News

Sep 18, 2018

Cannonball Run 2018: Heartbreak for Tribbey and a New Cannonball Leader


Cannonball 2018 Portland to Portland

Cannonball 2018BILLINGS, MT (Sept. 18, 2018) -- It was heartbreak for Chris Tribbey today. After leading the first nine stages of the 2018 Cannonball Run, and overcoming major obstacles at Mt. Rushmore on Sunday, an electrical issue on his 1911 Excelsior K Single (the oldest machine in the run) forced his motorcycle to the sweep truck. The misfortune took Tribbey out of the lead and put Dean Bordigioni and his 1914 Harley-Davidson into the top spot after Tuesday’s Stage 10.

After a rest day on Monday, the run resumed today leaving Sturgis, South Dakota, at dawn, running across the far northeastern corner of Wyoming before entering Montana. And after 299 miles, riders reached the end of today’s stage at Beartooth Harley-Davidson in Billings, Montana.

Conditions were perfect for the machines today, with temperatures most of the day in the 60s, breaking into the 70s for the final miles into Billings. There was even a strong tailwind most of the way.

The ride skirted the northern edge of the Black Hills before heading northwest across a small stretch of Wyoming. Riders witnessed leaves beginning to change colors in the middle stretches of the stage. From there it was into Montana and the Custer National Forest. There was a fairly significant climb up the hills into the forest, which had many bare and blackened trees from massive 2015 wildfires in the area. Then it was on through Northern Cheyenne and Crow Indian Reservations.Finally it was a gorgeous descent from the bluffs overlooking the Yellowstone River into Billings and a tasty dinner of fried chicken, cheeseburgers and brats at Beartooth H-D. An appropriate offering on National Cheeseburger Day.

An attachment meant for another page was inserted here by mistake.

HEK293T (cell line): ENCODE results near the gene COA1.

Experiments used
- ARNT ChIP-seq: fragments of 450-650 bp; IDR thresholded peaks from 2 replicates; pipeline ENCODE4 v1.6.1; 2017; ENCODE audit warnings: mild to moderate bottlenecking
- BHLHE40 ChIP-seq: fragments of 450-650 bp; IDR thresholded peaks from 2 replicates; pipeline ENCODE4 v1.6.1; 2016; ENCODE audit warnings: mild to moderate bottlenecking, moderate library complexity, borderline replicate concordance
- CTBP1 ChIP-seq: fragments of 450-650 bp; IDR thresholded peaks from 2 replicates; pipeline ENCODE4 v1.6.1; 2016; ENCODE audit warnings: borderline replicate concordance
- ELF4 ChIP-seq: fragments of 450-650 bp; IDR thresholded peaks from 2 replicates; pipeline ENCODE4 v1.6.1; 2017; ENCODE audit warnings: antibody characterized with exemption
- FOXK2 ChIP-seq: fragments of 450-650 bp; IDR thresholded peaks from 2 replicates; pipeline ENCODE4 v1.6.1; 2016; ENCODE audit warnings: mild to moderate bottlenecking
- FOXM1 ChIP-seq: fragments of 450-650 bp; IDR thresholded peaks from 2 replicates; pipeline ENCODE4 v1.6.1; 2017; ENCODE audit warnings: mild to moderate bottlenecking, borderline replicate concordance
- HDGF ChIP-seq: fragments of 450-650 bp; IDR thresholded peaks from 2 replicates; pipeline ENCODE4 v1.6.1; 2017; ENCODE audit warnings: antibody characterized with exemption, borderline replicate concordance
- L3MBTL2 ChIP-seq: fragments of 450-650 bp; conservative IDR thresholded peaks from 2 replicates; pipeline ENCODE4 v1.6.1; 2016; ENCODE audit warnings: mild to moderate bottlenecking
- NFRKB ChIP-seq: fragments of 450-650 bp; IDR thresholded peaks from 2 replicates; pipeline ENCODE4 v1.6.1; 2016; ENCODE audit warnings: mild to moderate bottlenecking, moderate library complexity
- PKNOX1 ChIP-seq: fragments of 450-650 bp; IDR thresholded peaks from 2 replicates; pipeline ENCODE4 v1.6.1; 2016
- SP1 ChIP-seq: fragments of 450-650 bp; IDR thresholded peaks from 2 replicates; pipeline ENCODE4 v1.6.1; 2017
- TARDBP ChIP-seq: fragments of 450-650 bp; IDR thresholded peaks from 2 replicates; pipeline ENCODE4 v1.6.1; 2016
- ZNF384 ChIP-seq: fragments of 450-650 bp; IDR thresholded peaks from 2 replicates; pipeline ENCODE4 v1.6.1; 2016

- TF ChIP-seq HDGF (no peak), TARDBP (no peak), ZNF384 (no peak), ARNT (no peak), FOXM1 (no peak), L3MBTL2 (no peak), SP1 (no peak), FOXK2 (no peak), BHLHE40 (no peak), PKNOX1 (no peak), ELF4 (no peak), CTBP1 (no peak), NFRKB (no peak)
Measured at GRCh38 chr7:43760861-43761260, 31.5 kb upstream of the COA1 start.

Tribbey’s Amazing Run Atop the Standings Comes to a Heartbreaking End

Chris Tribbey and his 1911 ExcelsiorChris Tribbey defied the odds for over half of the 2018 Cannonball Run. The Wisconsin rider turned in amazing performance after amazing performance to finish every stage of the run on the oldest motorcycle in the competition, a 1911 Excelsior. Today at mile 133, the odds finally caught up with Chris. His trusty Excelsior came to a stop. He worked on the bike for an hour, racing against the clock. He methodically went over the 107-year-old machine checking everything that might keep the motor from firing. He even installing a new coil, but to no avail. Suspected electrical issues put his day to an end, meaning his rugged old Excelsior made it 2,177 miles across the country before running into a problem that brought it to a halt.